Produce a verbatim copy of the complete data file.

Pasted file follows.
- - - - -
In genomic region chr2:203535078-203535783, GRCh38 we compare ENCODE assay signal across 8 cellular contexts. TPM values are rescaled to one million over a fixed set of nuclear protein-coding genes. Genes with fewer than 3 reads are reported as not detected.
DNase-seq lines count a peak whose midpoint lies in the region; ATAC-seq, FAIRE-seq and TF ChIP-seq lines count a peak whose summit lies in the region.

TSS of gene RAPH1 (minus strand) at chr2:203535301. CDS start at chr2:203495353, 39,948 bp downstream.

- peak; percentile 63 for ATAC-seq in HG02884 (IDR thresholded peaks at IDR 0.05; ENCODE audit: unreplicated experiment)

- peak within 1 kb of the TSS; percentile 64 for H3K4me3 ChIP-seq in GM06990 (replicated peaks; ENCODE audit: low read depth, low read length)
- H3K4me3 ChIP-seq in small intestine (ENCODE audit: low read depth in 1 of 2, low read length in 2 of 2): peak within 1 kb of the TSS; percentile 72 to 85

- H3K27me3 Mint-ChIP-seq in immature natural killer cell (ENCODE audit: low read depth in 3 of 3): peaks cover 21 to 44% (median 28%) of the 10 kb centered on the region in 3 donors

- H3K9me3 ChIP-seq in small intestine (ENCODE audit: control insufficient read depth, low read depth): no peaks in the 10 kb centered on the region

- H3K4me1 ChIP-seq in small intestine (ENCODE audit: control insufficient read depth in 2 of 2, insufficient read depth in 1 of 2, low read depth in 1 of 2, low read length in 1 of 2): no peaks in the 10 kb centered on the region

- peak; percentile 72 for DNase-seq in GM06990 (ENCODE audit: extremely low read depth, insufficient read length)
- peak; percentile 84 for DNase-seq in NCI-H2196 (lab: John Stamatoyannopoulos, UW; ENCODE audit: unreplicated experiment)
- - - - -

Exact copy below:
In genomic region chr2:203535078-203535783, GRCh38 we compare ENCODE assay signal across 8 cellular contexts. TPM values are rescaled to one million over a fixed set of nuclear protein-coding genes. Genes with fewer than 3 reads are reported as not detected.
DNase-seq lines count a peak whose midpoint lies in the region; ATAC-seq, FAIRE-seq and TF ChIP-seq lines count a peak whose summit lies in the region.

TSS of gene RAPH1 (minus strand) at chr2:203535301. CDS start at chr2:203495353, 39,948 bp downstream.

- peak; percentile 63 for ATAC-seq in HG02884 (IDR thresholded peaks at IDR 0.05; ENCODE audit: unreplicated experiment)

- peak within 1 kb of the TSS; percentile 64 for H3K4me3 ChIP-seq in GM06990 (replicated peaks; ENCODE audit: low read depth, low read length)
- H3K4me3 ChIP-seq in small intestine (ENCODE audit: low read depth in 1 of 2, low read length in 2 of 2): peak within 1 kb of the TSS; percentile 72 to 85

- H3K27me3 Mint-ChIP-seq in immature natural killer cell (ENCODE audit: low read depth in 3 of 3): peaks cover 21 to 44% (median 28%) of the 10 kb centered on the region in 3 donors

- H3K9me3 ChIP-seq in small intestine (ENCODE audit: control insufficient read depth, low read depth): no peaks in the 10 kb centered on the region

- H3K4me1 ChIP-seq in small intestine (ENCODE audit: control insufficient read depth in 2 of 2, insufficient read depth in 1 of 2, low read depth in 1 of 2, low read length in 1 of 2): no peaks in the 10 kb centered on the region

- peak; percentile 72 for DNase-seq in GM06990 (ENCODE audit: extremely low read depth, insufficient read length)
- peak; percentile 84 for DNase-seq in NCI-H2196 (lab: John Stamatoyannopoulos, UW; ENCODE audit: unreplicated experiment)